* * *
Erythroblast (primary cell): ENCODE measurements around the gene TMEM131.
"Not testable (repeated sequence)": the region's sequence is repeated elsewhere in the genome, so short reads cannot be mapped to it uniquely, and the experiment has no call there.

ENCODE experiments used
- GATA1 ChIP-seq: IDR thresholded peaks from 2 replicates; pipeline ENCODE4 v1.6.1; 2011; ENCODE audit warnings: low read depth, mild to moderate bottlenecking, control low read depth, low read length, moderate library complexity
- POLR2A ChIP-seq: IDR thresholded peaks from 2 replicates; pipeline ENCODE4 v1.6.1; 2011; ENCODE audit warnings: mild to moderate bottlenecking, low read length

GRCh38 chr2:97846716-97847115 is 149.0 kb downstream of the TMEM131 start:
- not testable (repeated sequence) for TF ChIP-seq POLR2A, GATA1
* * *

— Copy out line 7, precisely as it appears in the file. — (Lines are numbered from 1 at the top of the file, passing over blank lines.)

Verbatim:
- not testable (repeated sequence) for TF ChIP-seq POLR2A, GATA1